I love WALL-E. I really do. He's an absolutely freaking adorable robot that is fun to watch, especially when he meets EVE. Their interaction throughout the movie was great, as was all the small little details around the wasteland that is Earth in this movie. I also liked the idea of limited dialogue. But when I say I love WALL-E, you'll notice that I didn't italicize anything because I'm referring to the character of WALL-E and not the movie called WALL-E. I don't love the movie WALL-E. I don't hate it, but there's a lot of issues that I have with the movie that prevent me from putting it any higher on this list. And yes, you guessed it, all of those issues have everything to do with the political preachiness of the movie. Yes, I understand the opposing point of view. Many claim that there is no political aspect to this movie. But movies are a form of art and as such can be interpreted many different ways without being wrong. When I watch WALL-E, I feel like I'm watching an environmentalist preach to me about how fat, lazy, and too reliant us humans are on technology and how if we don't change, the world is going to go to crap. Yes, this distracts me from enjoying the movie. If you don't see that at all or it doesn't bother you, then I'm happy for you. I really am.

11- A Bug's Life

Now here's a Pixar movie that I think is very under-rated. This was Pixar's second outing after Toy Story and I personally think it was a very successful outing. It came out at like the same time as Dreamworks' Antz, which was odd. I don't know why we were on a bug fetish that year, but I personally thought both were decent movies, with A Bug's Life being the better of the two. The big problem with A Bug's Life is that it really hasn't stood the test of time like other early Pixar movies such as Toy Story; Monsters, Inc.; or Finding Nemo. I don't mean to say that it has become worse with time. It's still a good movie. It's just one that I feel is more forgettable. I wasn't ever in love with this movie. I've never seen it as a must own Pixar movie. There's a lot of Pixar movies that we did own and watch repeatedly growing up, but I don't think this one of them. Now that's been 17 years since Pixar released this movie, it's one that you will often forget about when you're trying to name all of their movies.

10- Brave

Out of all the movies that I've put on this list, Brave was the hardest one to place. As far as the release date, it was sandwiched between Cars 2 and Monsters University and was part of the underwhelming trio of Pixar movies following the epicness of Toy Story 3. What makes it hard to place, though, is the fact that this is arguably the most different Pixar movie. It's the one Pixar movie that doesn't feel like a Pixar movie at all. It feels like a Disney princess movie. Ironically, this came out the same year as Wreck-It Ralph, which was a Disney movie that felt like a Pixar movie. Yes it's true that Brave doesn't stand up to the rest of the Pixar movies. You can say it's one of their most predictable outings and thus not as creative or bold as their other movies. But maybe it doesn't deserve to be compared to Pixar's other movies. Maybe it deserves to be compared to other Disney princess movies, in which case this holds up pretty well. All of those can be called predictable if you think about it. Brave is a fun, goofy movie with very likable characters, especially our strong female role of Merida, who would probably be my favorite Disney princess if we were to put her in that category. The animation in this movie is also beyond beautiful and it has an amazing score. So maybe I've been too harsh on it. That's why it's ended up a lot higher on this list than I thought it would.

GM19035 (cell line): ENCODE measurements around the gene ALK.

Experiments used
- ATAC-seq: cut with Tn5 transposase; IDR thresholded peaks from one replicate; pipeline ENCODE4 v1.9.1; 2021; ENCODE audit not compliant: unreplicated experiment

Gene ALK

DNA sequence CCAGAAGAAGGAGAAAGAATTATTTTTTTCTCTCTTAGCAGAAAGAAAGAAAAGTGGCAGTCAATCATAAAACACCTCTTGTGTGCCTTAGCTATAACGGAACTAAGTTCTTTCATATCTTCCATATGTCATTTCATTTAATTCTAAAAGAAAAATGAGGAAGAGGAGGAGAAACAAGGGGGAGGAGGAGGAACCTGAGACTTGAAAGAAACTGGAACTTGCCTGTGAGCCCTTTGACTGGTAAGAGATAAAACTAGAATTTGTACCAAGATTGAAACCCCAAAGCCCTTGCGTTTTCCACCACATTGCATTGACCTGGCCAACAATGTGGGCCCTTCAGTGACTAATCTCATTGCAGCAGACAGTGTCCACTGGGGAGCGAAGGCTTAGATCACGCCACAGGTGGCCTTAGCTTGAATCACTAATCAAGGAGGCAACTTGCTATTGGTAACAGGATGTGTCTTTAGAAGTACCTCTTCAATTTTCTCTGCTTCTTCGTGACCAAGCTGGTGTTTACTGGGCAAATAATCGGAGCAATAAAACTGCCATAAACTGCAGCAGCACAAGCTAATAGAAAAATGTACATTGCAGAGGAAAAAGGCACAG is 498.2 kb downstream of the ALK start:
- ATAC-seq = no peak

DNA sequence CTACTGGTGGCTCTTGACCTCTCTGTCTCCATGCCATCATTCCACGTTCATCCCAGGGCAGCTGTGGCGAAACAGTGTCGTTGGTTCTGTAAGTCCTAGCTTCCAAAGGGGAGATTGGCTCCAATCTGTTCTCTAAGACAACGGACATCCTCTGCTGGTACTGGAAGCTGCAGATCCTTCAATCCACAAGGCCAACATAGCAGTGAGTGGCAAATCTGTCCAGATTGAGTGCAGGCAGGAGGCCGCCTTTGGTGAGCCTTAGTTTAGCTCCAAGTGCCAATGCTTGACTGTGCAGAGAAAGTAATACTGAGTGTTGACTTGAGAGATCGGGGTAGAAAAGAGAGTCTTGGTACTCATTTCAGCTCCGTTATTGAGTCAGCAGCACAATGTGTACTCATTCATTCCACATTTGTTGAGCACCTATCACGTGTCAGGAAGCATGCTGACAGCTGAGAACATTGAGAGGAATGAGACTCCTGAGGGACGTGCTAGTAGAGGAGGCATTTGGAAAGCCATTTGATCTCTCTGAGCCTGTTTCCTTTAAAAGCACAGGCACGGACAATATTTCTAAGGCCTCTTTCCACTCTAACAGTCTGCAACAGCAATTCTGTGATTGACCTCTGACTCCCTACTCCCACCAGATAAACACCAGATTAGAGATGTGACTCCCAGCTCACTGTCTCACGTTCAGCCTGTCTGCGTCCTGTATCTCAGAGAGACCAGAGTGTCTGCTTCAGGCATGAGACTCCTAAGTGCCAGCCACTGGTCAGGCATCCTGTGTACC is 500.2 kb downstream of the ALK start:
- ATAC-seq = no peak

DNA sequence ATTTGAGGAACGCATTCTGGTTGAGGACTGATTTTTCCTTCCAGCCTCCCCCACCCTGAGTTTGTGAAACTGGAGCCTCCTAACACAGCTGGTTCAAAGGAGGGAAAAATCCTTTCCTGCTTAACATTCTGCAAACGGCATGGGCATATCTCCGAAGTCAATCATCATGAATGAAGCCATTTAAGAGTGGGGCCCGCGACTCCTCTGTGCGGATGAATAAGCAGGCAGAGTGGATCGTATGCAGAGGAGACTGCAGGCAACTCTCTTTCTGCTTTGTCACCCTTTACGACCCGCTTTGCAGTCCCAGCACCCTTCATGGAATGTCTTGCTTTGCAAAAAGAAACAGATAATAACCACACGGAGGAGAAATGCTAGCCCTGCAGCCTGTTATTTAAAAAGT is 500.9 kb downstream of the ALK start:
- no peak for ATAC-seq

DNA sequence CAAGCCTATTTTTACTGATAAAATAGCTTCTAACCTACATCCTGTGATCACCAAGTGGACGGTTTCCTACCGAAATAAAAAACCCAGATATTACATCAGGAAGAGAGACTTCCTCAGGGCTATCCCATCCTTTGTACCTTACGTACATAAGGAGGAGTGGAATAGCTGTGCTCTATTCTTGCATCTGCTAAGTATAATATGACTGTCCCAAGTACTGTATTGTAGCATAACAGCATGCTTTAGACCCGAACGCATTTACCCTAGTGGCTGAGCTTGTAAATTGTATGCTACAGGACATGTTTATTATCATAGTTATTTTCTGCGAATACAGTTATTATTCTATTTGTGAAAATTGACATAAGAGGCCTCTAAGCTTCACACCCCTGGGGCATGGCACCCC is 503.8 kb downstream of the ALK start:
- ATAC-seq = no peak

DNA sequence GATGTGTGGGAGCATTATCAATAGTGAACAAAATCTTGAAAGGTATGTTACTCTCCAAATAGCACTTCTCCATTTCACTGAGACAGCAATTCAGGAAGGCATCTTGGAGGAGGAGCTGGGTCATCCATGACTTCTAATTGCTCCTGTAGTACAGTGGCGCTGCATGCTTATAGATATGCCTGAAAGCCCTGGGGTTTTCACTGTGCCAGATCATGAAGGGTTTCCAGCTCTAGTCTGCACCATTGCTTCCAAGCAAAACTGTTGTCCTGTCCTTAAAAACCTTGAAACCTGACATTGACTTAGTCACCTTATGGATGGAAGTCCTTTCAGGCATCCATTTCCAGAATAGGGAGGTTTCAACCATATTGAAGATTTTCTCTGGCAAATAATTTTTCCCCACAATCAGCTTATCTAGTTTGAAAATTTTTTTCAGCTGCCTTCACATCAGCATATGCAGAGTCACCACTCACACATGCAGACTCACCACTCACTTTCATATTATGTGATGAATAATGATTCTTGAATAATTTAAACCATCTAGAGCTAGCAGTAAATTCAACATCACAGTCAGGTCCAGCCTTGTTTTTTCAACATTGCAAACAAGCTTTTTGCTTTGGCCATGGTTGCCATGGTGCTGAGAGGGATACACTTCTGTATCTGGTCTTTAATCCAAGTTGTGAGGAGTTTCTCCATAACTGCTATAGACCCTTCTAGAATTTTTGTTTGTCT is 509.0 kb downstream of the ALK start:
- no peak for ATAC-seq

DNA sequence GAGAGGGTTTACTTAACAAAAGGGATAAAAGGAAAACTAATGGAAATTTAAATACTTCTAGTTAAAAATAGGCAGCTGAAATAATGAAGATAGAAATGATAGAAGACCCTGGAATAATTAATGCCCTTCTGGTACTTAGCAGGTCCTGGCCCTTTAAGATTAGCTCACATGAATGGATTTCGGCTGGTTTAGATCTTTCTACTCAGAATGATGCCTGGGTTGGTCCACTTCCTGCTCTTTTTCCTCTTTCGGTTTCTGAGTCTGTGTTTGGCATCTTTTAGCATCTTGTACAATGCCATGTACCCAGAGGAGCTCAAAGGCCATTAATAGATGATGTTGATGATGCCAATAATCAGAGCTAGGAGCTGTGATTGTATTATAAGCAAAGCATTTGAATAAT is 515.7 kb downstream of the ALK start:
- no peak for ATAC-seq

9- Ratatouille

We're now in single digits on this list, which coincidentally is also the point where we go from movies that I like to movies that I love. I called A Bug's Life under-rated and I almost want to call Ratatouille under-rated because I've talked to plenty of people who haven't actually seen it. It's also one of Pixar's lower grossing films with the lowest opening weekend for a Pixar film in the 2000's. I guess people just weren't quite as interested in a movie about a rat? Which is a definite shame if that's the case. I know a lot of people who would put this in their top three. I obviously haven't put it that high as it's not quite as memorably as the eight movies above it, but this is a great movie that teaches a fantastic lesson about success. If you want to do something, don't let others tell you that you can't do it even if the goal seems implausible. If a rat can be a chef, then whatever your goal is can be achieved. Also this movie does a good job of making you hungry, so kudos there.

8- Toy Story 2